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onde l’Amore l’arco tendeva in fallo;

perle et rose vermiglie ove l’accolto

dolor formava ardenti voci et belle,

fiamma i sospir, le lagrime cristallo.

This poem is something of a concentrated experience of the entire Canzoniere.  The beloved is not herself present, but the speaker admits to returning frequently to her angelic image, accessing it through a bittersweet memory.  That image is portrayed by a litany of typical descriptive metaphors.  Interestingly, in this poem it is a dynamic image that becomes crystallized in the poetry; the beloved is not static, but is crying.  Of further note in this poem is the sonnet’s self-reflexive and self-conscious moment, “che ‘ngegno o stil non fia mai che ‘l descriva.”  Part of the description of the beloved is the admitted incapacity of the description.

Incapable or not, this method of description dominated subsequent Italian poetic production and cultural life in general.  As Francesco De Sanctis notes in his opening comments on Cinquecento literature, “it was all the fashion to Petrarchize” in Italy in the sixteenth century.19  Yet one should be careful not to understand this cultural hegemony as the peaceful reign of an uncontested dowager over an adoring and poetically unified population.  “To Petrarchize” does not necessarily mean to reproduce, but can be explained as the engagement of a recognizable Petrarchan tradition and the predication of certain functions of the newly created poem on its relationship to that tradition.  Here one must draw a line between what constitutes “Petrarchism” and what does it mean to “Petrarchize.”  “Petrarchism” is a very linguistic project that involves the well-mannered reproduction of the Petrarchan aesthetic standard as well as the constant resurrection of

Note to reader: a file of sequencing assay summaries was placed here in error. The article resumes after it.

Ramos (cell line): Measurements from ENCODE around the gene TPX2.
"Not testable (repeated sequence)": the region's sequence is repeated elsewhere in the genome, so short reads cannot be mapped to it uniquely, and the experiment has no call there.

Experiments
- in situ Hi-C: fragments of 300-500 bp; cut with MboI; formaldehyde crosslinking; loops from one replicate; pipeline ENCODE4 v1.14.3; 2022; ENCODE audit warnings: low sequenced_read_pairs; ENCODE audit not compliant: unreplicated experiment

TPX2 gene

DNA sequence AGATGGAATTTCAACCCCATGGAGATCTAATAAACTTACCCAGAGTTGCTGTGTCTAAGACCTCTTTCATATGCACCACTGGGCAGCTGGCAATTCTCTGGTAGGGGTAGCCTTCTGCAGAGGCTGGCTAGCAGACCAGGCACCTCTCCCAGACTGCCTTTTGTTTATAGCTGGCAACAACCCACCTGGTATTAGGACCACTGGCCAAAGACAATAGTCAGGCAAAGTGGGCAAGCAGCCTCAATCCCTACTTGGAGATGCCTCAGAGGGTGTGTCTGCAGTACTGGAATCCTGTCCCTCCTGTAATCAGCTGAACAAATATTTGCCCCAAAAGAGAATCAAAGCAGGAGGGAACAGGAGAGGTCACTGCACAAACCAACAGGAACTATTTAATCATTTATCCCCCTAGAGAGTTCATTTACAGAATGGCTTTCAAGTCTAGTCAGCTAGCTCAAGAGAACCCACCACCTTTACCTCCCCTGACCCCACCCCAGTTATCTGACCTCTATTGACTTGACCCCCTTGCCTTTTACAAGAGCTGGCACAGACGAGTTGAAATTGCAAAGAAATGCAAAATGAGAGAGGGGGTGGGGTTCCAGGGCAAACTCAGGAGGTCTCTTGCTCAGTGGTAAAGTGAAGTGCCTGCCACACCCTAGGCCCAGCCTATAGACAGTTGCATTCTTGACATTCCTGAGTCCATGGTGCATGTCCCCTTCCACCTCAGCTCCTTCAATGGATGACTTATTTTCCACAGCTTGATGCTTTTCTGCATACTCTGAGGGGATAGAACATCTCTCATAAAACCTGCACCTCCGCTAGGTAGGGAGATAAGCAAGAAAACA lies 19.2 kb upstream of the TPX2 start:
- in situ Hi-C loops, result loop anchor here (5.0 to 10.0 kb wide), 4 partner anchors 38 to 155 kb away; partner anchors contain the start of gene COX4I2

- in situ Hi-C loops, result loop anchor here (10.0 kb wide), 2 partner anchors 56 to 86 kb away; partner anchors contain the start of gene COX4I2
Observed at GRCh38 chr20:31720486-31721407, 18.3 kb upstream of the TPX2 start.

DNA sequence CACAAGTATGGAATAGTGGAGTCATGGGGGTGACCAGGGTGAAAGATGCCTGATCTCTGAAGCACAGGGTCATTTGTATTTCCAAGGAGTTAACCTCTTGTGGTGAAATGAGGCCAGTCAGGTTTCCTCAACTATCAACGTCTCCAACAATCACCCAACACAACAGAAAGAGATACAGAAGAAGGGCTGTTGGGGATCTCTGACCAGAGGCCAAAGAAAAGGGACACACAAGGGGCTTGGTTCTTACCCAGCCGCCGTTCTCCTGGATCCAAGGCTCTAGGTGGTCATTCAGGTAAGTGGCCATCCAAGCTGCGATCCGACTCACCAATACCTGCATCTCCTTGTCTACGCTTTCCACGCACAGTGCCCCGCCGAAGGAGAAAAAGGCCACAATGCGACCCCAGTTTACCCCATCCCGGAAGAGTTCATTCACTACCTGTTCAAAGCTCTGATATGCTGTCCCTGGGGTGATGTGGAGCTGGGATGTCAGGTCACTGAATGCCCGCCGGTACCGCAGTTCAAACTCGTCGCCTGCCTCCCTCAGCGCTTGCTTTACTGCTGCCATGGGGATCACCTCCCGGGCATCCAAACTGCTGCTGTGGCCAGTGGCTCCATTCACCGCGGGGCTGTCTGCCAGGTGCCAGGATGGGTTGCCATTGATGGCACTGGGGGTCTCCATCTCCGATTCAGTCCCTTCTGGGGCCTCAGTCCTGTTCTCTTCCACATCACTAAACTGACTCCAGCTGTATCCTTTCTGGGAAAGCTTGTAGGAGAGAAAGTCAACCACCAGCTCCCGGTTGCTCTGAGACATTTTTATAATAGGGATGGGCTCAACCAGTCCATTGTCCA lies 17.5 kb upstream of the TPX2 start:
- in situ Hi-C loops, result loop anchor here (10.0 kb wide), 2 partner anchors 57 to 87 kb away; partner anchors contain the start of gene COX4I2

19 Francesco De Sanctis, History of Italian Literature, trans. Joan Redfern (New York: Barnes and Noble, 1960), 429.

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